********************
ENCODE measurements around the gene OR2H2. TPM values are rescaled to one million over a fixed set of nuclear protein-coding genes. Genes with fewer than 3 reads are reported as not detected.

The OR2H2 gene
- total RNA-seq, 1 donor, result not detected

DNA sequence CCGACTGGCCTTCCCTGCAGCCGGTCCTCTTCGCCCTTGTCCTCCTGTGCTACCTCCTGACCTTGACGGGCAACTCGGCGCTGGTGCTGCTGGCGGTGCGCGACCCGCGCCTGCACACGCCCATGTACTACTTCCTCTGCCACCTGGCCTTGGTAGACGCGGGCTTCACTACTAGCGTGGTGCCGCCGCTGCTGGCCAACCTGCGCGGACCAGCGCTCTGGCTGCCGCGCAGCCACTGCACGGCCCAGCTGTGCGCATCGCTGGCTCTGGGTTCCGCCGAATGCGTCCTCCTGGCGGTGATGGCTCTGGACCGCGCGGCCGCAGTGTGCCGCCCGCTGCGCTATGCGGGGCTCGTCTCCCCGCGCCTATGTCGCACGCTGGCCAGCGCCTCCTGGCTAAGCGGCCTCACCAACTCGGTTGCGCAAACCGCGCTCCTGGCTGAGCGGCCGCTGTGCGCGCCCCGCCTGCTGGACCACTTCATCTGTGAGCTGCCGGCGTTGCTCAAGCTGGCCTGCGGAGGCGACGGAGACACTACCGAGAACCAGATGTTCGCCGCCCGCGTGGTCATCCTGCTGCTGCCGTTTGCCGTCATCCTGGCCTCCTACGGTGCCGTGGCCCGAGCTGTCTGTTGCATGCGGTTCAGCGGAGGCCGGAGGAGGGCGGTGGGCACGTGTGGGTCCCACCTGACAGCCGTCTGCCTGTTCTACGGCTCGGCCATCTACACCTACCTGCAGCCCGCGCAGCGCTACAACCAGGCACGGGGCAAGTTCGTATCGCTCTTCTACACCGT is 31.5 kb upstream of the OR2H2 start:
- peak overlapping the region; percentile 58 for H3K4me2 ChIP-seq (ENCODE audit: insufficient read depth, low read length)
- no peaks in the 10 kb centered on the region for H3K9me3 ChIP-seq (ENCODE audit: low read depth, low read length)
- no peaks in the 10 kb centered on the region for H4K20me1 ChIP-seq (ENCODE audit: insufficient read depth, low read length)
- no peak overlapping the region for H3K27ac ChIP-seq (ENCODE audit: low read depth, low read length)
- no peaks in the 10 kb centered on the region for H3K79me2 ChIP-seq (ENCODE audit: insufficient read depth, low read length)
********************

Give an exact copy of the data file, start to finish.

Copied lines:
ENCODE measurements around the gene OR2H2. TPM values are rescaled to one million over a fixed set of nuclear protein-coding genes. Genes with fewer than 3 reads are reported as not detected.

The OR2H2 gene
- total RNA-seq, 1 donor, result not detected

DNA sequence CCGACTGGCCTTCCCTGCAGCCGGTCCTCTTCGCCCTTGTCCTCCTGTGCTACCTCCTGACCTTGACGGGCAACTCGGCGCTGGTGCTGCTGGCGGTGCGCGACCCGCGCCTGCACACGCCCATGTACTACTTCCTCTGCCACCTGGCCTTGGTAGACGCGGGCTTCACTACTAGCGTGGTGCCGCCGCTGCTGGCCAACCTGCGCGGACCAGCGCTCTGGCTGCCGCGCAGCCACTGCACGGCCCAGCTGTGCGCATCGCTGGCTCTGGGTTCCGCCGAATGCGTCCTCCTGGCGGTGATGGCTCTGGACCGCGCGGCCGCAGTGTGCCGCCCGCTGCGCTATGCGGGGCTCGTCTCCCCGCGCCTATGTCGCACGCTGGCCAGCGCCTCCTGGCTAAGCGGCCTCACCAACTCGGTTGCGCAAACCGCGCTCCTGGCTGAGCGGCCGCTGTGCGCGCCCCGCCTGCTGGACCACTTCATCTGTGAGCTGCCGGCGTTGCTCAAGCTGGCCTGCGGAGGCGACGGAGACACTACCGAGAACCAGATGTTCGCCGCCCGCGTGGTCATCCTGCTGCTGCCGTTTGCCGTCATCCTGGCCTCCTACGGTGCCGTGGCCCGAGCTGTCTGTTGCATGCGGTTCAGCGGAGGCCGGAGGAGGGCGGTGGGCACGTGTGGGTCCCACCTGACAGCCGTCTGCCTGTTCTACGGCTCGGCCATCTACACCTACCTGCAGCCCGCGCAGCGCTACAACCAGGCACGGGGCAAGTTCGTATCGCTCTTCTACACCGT is 31.5 kb upstream of the OR2H2 start:
- peak overlapping the region; percentile 58 for H3K4me2 ChIP-seq (ENCODE audit: insufficient read depth, low read length)
- no peaks in the 10 kb centered on the region for H3K9me3 ChIP-seq (ENCODE audit: low read depth, low read length)
- no peaks in the 10 kb centered on the region for H4K20me1 ChIP-seq (ENCODE audit: insufficient read depth, low read length)
- no peak overlapping the region for H3K27ac ChIP-seq (ENCODE audit: low read depth, low read length)
- no peaks in the 10 kb centered on the region for H3K79me2 ChIP-seq (ENCODE audit: insufficient read depth, low read length)